Shareholders of Sabra Health Care REIT, Inc. (NASDAQ: SBRA) on Tuesday approved the company’s merger with Care Capital Properties (NYSE: CCP), ending a public battle involving dissident hedge funds and several lawsuits.
About two-thirds of the shares controlled by attendees at a special stockholder meeting in Irvine, Calif. were voted in favor of the deal, according to a release issued by Sabra late Tuesday. Around 87% of all outstanding shares, or 56 million, were involved in the vote.
“We appreciate the support from Sabra shareholders for this strategically important transaction with CCP,” said Sabra CEO Rick Matros in a statement.
“We entered into this transaction because of its compelling long-term value creation opportunities,” Matros said. “The Sabra team has a deep understanding and commitment to the space. In the near term, we believe this transaction achieves our long stated goals while providing us with a stronger platform for continued growth.”
CCP’s shareholders also green-lit the deal in a separate summit, with participating shareholders approving the transaction with 98% of the vote, the company said.
“On behalf of the board of directors and management of CCP, we would like to thank our shareholders for the support they have given us over the past two years and wish the Sabra team the very best for a successful transition and implementation,” CCP CEO Raymond Lewis said in a statement.
Skilled nursing facilities will account for 73% of the combined real estate investment trust’s (REIT) total portfolio, a fact that contributed to the firms’ somewhat rocky road to marriage.
The $7.4 billion deal had faced numerous hurdles, including the announcements that two minority shareholders — New York City-based hedge funds Eminence Capital and Hudson Bay Capital — would be voting against the deal, citing the uncertainty surrounding the skilled nursing industry, declines in the stock price of both parties, and questions over whether Sabra overpaid for CCP.
Matros routinely fought back against the allegations throughout the process, calling Eminence and Hudson Bay “a couple of dissident shareholders that do not have the requisite experience to address the fundamentals of this space” on its quarterly earnings call. Matros also repeatedly insisted that the deal would allow the combined REIT to further diversify its portfolio into the future by lowering Sabra’s cost of capital.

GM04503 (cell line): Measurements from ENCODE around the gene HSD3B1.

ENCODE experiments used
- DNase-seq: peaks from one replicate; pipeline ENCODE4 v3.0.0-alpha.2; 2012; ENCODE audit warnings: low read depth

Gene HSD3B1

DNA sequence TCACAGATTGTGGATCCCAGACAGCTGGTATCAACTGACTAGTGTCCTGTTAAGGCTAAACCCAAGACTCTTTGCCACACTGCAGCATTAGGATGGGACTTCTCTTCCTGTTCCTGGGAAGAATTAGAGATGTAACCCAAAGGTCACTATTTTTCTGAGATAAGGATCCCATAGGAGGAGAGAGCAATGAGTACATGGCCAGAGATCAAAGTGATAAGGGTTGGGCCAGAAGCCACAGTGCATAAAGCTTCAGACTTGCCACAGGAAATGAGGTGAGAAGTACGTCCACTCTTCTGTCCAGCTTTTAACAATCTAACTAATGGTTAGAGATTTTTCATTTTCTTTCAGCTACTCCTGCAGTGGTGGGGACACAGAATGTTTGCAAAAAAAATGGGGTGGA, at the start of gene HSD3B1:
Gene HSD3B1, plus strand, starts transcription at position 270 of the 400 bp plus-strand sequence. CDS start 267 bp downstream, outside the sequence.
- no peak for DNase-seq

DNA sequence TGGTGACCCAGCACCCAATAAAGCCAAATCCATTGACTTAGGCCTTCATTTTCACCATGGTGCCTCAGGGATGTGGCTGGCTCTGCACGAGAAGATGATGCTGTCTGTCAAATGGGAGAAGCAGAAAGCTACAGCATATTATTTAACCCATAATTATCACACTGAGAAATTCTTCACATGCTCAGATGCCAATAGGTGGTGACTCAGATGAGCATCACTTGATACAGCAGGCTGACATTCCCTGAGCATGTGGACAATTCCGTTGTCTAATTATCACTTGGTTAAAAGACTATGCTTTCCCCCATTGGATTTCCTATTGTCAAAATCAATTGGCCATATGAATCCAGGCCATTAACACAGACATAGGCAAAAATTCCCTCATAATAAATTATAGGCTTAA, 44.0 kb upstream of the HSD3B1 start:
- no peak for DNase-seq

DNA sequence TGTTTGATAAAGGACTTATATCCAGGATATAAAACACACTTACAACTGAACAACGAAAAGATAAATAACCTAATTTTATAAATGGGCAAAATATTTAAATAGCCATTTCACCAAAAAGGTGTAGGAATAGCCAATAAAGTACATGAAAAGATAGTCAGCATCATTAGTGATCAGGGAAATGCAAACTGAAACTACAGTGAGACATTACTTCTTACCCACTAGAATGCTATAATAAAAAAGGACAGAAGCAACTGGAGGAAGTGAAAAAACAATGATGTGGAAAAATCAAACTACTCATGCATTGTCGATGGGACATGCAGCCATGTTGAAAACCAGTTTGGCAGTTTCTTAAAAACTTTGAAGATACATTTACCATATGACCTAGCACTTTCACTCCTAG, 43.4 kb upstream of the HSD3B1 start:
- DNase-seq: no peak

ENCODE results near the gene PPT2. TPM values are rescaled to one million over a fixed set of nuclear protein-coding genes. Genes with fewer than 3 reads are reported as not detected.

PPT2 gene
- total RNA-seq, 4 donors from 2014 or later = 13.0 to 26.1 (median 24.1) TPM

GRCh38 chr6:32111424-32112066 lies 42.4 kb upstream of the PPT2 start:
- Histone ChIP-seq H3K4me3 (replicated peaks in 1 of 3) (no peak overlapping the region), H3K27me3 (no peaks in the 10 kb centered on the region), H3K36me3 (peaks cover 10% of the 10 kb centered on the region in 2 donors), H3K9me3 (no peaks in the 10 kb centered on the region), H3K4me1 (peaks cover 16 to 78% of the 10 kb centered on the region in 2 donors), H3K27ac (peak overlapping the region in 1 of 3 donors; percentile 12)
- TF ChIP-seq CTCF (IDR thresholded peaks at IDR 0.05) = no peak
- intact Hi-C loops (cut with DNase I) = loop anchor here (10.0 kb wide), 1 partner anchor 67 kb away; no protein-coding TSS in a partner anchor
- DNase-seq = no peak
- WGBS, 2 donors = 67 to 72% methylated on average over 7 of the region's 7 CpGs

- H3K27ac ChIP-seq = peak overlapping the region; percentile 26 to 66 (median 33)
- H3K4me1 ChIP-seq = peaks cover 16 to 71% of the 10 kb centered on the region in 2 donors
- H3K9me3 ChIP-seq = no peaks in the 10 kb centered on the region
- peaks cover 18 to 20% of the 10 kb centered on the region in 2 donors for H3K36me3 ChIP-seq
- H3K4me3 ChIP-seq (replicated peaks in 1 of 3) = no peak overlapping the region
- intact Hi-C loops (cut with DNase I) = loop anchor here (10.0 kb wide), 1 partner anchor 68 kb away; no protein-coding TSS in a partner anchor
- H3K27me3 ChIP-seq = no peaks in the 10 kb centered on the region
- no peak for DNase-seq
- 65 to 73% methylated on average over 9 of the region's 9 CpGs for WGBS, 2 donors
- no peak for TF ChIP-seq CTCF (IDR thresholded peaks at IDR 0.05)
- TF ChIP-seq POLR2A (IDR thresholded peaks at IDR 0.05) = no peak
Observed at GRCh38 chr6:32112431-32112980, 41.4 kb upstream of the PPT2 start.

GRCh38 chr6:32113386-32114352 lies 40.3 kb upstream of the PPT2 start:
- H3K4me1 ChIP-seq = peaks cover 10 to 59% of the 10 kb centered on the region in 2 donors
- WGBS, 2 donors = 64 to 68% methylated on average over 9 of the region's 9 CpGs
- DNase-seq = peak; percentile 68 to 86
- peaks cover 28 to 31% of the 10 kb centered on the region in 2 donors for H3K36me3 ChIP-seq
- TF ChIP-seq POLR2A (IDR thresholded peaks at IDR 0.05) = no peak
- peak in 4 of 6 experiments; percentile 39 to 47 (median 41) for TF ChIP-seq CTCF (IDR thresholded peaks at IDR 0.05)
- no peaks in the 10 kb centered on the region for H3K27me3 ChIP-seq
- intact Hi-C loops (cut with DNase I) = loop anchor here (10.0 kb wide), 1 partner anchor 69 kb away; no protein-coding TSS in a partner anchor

In addition, the Chicago-based CCP found itself slapped with multiple lawsuits over whether the REIT had violated the Securities Exchange Act of 1934 — including a Delaware suit that claimed CCP had withheld certain information, and another accusing CCP of lying on its registration statement. The REIT, in turn, characterized these suits as the routine side effects of large mergers and declined to comment on their merits.
Sabra and CCP received boosts from proxy advisory firms in recent weeks. Both Glass, Lewis & Co. and Egan-Jones Ratings Company released reports that encouraged shareholders to vote for the impending deal, citing Sabra management’s experience and casting doubts on Hudson Bay and Eminence’s motives.
A third firm, Independent Shareholder Services, had previously called on shareholders to reject the deal over SNF-industry concerns.
A combined future
As previously announced, the combined firm will retain the Sabra name and headquarters in Irvine, Calif., with Matros and several current Sabra executives remaining at the helm. Lewis will join Sabra’s board — which Matros also chairs — along with two additional CCP veterans.
The transaction will officially close on August 17, according to Sabra’s release.
Written by Alex Spanko